Responding to an invitation to participate in the 33rd Asian and Pacific Conference of Correctional Administrators (APCCA), from the office of the Ministry of Home Affairs, Government of India, I arrived in New Delhi on the morning of Tuesday 24th October in time for the formal opening of the Conference.
The opening session included a formal inauguration of the Conference by Union Home Minister of India, Sushil Kumar Shinde; also present during the opening ceremony were the Minister of State – R P N Singh; Home Secretary – Anil Goswami, and Director General of the Bureau of Police Research and Development – Mr Rajan Gupta.
Twenty countries from the Asia-Pacific region participated, along with a large number of states and union territories of India as well as institutions and civil society representatives.
The theme for this year’s conference was: Corrections – Transformation – Reintegration
The first day of the conference included 18 country and institutional presentations starting with India and followed by Brunei, Canada, China, Hong Kong, Macao SAR, Fiji, Indonesia, Japan, Kiribati, Korea, Malaysia, Singapore, Solomon Islands, Sri Lanka, Thailand, Vietnam and the UN Asia and Far East Institute, granted observer status to APCCA.
I observed a number of similarities across the different presentations, indicating some common trends across the region:
- Increases in prison populations
- Some terminology still reflects the idea of prison as punishment, whereas the conference was attempting to focus more on corrections and rehabilitation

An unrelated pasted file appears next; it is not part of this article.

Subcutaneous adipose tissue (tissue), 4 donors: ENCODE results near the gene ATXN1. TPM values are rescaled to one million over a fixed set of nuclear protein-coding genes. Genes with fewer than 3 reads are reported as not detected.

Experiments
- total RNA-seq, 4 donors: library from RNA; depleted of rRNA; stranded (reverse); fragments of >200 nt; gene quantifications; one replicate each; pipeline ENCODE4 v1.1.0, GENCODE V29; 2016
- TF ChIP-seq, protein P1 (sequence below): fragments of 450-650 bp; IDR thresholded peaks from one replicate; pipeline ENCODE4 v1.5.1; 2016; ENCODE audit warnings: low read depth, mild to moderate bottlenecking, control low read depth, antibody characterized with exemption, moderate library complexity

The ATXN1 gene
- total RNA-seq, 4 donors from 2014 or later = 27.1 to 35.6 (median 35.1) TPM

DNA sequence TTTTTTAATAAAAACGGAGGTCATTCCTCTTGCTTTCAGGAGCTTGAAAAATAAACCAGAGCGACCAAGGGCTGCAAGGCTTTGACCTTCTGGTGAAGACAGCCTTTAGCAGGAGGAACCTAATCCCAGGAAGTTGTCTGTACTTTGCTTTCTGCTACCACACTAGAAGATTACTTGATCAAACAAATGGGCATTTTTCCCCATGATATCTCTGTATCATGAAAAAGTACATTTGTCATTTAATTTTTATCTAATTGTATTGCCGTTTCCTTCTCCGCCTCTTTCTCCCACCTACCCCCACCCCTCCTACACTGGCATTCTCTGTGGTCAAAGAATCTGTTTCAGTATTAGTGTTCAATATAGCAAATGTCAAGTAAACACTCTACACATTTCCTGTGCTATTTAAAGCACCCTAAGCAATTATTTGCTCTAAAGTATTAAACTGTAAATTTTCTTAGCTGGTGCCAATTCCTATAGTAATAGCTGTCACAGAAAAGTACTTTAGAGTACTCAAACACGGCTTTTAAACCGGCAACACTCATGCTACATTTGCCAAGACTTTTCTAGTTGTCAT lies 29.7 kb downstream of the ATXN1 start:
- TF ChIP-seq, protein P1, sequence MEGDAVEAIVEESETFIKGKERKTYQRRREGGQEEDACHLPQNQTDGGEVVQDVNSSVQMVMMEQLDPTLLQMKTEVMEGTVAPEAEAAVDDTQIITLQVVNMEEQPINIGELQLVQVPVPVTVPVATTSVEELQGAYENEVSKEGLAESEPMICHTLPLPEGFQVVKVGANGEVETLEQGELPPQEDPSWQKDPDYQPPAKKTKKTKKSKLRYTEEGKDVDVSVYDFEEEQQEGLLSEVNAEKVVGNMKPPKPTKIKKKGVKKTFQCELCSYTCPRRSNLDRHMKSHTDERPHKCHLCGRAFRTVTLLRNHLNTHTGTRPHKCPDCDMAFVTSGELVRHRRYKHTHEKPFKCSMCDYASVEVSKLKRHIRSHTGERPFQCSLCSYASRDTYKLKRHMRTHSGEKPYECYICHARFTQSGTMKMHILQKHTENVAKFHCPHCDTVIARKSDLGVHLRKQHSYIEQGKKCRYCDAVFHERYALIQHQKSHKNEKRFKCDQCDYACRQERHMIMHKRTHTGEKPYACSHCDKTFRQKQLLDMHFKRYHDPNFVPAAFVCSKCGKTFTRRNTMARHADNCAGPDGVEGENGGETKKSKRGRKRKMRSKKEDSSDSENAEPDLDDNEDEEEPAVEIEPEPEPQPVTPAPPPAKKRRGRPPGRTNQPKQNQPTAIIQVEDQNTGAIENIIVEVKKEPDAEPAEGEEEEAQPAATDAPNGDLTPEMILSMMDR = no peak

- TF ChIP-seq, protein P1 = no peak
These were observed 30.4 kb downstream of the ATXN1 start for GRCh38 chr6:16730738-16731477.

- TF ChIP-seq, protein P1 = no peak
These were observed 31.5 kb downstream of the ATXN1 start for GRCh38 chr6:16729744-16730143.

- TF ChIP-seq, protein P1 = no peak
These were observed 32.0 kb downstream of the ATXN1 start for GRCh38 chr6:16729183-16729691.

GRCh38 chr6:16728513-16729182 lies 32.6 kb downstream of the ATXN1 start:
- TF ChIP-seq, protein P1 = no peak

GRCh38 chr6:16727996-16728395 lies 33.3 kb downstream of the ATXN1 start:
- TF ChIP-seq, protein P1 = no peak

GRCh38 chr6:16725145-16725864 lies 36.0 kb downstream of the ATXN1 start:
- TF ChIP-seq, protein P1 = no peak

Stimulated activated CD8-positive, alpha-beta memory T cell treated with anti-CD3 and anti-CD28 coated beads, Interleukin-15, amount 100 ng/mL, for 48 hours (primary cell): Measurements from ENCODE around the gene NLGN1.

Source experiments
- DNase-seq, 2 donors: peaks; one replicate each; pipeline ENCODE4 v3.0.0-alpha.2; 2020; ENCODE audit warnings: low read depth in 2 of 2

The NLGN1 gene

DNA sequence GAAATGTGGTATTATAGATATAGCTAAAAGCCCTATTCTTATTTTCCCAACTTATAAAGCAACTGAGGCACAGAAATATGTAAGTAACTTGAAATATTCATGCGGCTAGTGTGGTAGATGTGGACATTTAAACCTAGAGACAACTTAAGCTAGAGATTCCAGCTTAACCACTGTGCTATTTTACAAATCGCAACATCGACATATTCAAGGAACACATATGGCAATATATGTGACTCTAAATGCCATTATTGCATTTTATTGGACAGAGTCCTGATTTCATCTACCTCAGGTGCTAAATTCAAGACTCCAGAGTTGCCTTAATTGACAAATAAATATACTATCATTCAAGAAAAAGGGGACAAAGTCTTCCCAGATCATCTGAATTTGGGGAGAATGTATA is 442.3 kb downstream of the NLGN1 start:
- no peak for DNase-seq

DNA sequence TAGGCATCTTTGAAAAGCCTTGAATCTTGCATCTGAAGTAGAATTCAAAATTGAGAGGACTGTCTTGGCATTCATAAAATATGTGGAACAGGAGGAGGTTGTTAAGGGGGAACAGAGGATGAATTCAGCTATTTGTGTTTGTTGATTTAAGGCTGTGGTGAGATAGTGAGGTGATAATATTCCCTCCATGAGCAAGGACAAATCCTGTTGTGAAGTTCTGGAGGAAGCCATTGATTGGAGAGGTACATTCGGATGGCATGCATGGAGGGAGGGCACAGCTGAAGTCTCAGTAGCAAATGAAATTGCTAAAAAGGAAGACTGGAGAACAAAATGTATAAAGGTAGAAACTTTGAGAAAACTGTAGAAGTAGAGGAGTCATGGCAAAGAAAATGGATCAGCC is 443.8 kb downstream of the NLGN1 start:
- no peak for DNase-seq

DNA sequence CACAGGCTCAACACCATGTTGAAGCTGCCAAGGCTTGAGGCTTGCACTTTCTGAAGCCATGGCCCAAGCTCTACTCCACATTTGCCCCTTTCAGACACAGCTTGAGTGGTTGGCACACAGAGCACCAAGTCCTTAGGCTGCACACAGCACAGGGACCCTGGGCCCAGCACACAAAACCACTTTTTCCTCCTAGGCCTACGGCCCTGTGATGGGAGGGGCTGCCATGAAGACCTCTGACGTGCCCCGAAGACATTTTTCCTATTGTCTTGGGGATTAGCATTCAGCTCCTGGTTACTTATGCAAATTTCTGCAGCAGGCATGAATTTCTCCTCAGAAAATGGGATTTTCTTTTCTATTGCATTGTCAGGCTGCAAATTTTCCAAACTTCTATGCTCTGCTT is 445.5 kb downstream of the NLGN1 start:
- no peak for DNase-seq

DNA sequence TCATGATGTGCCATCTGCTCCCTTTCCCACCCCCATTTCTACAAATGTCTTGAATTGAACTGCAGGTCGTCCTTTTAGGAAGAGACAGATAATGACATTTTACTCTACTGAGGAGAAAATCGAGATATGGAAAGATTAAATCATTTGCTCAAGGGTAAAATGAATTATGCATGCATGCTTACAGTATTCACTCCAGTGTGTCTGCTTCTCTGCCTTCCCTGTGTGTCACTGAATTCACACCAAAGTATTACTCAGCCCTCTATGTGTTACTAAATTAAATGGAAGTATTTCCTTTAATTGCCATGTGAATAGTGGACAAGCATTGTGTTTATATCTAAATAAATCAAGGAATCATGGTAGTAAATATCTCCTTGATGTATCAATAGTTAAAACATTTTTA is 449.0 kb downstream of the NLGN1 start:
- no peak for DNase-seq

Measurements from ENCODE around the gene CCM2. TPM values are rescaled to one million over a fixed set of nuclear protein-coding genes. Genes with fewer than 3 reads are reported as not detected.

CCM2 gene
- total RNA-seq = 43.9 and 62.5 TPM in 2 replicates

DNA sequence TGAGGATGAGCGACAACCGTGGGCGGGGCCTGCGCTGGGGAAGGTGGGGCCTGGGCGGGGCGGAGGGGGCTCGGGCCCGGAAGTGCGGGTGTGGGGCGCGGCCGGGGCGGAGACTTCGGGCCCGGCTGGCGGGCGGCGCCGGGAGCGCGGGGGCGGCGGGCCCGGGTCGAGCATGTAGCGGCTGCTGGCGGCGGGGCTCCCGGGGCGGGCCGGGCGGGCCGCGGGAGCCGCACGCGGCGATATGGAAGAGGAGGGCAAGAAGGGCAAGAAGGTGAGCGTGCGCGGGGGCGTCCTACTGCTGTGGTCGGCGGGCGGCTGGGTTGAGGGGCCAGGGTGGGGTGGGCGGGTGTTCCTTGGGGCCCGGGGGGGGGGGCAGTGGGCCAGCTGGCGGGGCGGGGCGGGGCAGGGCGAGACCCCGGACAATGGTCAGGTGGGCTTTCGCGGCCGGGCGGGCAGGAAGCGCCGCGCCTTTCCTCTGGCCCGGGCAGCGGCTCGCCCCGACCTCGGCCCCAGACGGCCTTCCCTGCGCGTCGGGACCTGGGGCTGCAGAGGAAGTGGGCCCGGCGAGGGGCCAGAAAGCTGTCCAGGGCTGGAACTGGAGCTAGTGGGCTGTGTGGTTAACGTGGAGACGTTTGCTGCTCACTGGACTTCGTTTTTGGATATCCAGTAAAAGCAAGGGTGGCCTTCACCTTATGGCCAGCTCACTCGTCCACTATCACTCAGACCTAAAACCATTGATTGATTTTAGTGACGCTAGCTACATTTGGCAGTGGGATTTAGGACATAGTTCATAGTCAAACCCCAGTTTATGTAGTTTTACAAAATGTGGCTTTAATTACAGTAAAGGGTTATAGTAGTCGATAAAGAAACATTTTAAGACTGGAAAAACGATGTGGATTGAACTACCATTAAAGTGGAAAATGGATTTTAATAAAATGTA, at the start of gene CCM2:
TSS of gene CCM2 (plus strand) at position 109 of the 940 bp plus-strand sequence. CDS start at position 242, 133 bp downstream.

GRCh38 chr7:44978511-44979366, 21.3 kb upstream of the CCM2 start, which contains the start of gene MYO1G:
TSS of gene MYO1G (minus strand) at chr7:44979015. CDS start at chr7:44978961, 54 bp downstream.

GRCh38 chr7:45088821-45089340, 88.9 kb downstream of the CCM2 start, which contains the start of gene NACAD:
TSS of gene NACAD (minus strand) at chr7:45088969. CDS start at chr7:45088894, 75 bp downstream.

- Foreign prisoners pose a genuine problem and needs addressing
- Numbers of senior citizens / older prisoners also increasing and addressing their needs requires further consideration
- Handling high-risk prisoners is a concern in a number of countries
- While rehabilitation measures were recognised as hugely important, there was a clear need for greater investment in this area of work
- Community participation and the involvement of NGOs was raised, especially in delivering services to help with rehabilitation and reintegration
- The importance of capacity building for those working with and changing the behaviour of often extremely difficult individuals
Days 2 and 3 were given over to break out sessions with a focus on four specific topics:
- Organisational Culture
- High-risk offenders
- Alternatives to imprisonment
- Addressing recidivism
The third session was chaired jointly by myself and representatives from the Commonwealth Human Rights Initiative (CHRI). A summary presentation of the session can be found here.
We plan to follow up on the information gathered and contacts made at the conference including through promoting of the models of community service and probation in South Asia generally (starting with discussions during the forthcoming World Probation Congress in London from 8 – 10 October), and developing and delivering capacity building initiatives aimed at improved implementation of human rights within prison management systems in India (read a summary of the project).